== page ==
Ras mutation, irrespective of cell type and p53 status, determines a cell's destiny to undergo apoptosis by okadaic acid, an inhibitor of protein phosphatase 1 and 2A.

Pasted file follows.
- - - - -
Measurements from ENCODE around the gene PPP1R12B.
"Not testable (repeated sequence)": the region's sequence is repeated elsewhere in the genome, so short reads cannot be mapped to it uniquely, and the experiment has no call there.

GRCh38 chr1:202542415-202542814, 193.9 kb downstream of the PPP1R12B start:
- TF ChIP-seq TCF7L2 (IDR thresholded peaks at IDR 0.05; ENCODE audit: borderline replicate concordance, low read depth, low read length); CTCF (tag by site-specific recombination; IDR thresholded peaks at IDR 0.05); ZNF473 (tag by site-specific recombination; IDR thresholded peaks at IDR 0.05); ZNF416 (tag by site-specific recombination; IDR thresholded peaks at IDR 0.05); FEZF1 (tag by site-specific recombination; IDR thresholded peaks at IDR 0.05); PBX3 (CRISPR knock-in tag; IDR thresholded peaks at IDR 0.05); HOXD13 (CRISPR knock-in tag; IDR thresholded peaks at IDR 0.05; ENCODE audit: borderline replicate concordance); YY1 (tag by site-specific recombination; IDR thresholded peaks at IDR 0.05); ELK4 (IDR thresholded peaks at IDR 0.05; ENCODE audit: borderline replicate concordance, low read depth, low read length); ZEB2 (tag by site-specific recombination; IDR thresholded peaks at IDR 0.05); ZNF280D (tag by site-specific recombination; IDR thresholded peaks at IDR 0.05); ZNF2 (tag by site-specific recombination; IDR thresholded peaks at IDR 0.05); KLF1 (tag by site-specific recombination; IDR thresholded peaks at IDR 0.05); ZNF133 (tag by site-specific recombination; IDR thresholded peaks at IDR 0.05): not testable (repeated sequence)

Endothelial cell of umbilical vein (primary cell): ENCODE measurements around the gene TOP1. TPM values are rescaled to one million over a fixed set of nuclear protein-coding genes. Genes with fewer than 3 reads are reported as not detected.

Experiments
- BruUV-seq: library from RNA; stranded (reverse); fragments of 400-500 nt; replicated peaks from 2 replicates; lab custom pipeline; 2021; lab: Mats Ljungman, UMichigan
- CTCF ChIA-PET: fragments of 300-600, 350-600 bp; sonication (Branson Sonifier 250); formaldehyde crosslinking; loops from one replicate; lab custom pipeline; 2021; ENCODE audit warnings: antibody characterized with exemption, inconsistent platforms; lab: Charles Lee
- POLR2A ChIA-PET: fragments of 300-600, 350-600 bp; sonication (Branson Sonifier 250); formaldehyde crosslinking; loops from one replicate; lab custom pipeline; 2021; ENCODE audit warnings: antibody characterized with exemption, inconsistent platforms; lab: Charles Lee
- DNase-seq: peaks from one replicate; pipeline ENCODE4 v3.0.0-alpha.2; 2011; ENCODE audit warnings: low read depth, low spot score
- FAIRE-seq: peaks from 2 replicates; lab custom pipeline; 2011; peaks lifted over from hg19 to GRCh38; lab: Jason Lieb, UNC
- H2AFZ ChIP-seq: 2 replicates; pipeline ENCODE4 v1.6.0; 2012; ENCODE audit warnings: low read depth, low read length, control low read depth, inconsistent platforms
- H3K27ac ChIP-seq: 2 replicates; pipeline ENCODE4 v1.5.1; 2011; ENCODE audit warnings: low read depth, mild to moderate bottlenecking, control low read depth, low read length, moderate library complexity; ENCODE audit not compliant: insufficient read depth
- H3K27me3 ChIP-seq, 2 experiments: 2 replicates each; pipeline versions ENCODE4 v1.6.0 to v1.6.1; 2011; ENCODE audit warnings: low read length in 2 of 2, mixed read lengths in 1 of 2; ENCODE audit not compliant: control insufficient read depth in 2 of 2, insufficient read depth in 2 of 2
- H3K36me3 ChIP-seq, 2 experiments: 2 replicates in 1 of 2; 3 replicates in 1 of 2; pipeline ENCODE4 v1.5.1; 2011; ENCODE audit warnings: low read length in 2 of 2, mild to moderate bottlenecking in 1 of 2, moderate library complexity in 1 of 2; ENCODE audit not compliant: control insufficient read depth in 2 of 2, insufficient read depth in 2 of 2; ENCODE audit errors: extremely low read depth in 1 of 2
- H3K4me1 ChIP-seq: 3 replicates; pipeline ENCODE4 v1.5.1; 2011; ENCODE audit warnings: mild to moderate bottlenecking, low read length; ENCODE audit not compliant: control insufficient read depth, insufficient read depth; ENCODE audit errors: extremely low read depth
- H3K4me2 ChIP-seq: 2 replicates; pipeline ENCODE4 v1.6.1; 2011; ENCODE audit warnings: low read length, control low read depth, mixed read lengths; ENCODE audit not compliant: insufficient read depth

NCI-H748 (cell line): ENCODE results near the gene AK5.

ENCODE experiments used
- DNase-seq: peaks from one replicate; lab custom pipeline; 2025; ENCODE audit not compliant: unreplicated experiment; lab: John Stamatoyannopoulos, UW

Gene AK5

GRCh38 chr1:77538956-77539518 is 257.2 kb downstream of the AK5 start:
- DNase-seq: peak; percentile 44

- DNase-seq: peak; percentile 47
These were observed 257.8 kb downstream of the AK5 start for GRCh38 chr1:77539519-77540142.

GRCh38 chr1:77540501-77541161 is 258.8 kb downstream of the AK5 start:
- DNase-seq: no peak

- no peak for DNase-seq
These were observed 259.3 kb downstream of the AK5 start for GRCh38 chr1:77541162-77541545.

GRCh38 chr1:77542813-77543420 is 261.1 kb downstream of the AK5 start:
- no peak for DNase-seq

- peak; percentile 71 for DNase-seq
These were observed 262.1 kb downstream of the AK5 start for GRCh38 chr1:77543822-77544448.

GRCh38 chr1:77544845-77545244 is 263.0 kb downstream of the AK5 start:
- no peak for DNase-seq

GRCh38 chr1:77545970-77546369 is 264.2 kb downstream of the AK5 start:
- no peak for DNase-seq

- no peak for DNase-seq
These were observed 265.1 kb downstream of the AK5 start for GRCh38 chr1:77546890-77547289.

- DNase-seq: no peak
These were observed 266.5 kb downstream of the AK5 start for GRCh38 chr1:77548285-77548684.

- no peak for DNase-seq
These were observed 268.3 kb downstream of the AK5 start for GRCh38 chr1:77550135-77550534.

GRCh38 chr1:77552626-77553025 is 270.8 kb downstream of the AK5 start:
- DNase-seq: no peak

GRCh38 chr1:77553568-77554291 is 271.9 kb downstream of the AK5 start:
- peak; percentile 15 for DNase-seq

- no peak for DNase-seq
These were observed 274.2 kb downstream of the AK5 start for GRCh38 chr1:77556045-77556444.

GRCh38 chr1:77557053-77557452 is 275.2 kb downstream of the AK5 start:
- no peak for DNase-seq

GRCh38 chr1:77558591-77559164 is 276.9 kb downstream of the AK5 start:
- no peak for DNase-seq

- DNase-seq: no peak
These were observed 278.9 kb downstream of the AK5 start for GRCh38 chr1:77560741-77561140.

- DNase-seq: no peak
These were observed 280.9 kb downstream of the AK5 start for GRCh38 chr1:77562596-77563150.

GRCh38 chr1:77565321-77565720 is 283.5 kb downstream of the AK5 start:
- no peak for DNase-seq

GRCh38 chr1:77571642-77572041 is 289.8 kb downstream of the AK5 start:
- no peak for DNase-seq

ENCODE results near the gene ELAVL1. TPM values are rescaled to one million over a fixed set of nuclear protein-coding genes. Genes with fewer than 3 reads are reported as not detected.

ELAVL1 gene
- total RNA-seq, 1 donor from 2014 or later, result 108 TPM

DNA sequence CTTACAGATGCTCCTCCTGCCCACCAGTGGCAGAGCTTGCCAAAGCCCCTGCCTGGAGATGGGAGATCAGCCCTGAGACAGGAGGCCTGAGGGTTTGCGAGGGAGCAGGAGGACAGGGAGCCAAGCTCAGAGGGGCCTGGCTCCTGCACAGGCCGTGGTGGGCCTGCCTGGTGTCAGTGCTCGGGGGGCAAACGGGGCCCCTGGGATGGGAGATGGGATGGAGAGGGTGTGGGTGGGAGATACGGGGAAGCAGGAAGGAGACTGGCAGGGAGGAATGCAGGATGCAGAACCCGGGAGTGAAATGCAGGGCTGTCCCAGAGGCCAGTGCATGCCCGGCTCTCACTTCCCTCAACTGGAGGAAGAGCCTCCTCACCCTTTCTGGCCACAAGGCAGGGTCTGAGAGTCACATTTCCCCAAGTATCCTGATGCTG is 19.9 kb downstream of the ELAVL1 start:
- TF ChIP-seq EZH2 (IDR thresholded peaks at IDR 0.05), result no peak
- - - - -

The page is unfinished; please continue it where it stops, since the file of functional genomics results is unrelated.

Alterations of the p53 gene have been found in many human and animal tumors, and ras mutations have been seen somewhat less frequently. Loss of p53 tumor suppressor activity has been implicated in multistage tumor promotion/progression after initiation by Ha-ras or Ki-ras activation. Whether p53 or ras alterations occur during promotion of neoplastic transformation in JB6 cells has not been reported. Using a series of mouse JB6 variants representing different stages of progression toward the tumor-cell phenotype, we investigated whether mutational activation of Ha-ras and mutational inactivation and altered expression of the p53 gene occurred during progression. We report here that neither point mutations of the Ha-ras or p53 genes nor p53 structural alterations were involved in this process. Although there was no significant difference in steady-state levels of p53 mRNA, an elevated level of immunoprecipitable p53 protein was observed in a subset of transformed cells. We also report the detection of a second 2.2-kb p53-hybridizing transcript. This transcript was not translated into p53 protein and may be a nuclear precursor of the mature message. Both p53-hybridizing transcripts were downregulated by prolonged 12-O-tetradecanoylphorbol-13-acetate (TPA) treatment (24 h) regardless of the stage of progression. We conclude from this study that in JB6 variants (1) mutational activation of Ha-ras and inactivation of p53 are unlikely to be involved in preneoplastic progression; (2) increased amounts of p53 protein may be involved in a subset of transformed cells, possibly reflecting a longer half-life, as demonstrated in other systems; and (3) late downregulation of p53 mRNA but not protein expression may be a secondary response in the TPA-mediated signal transduction pathway.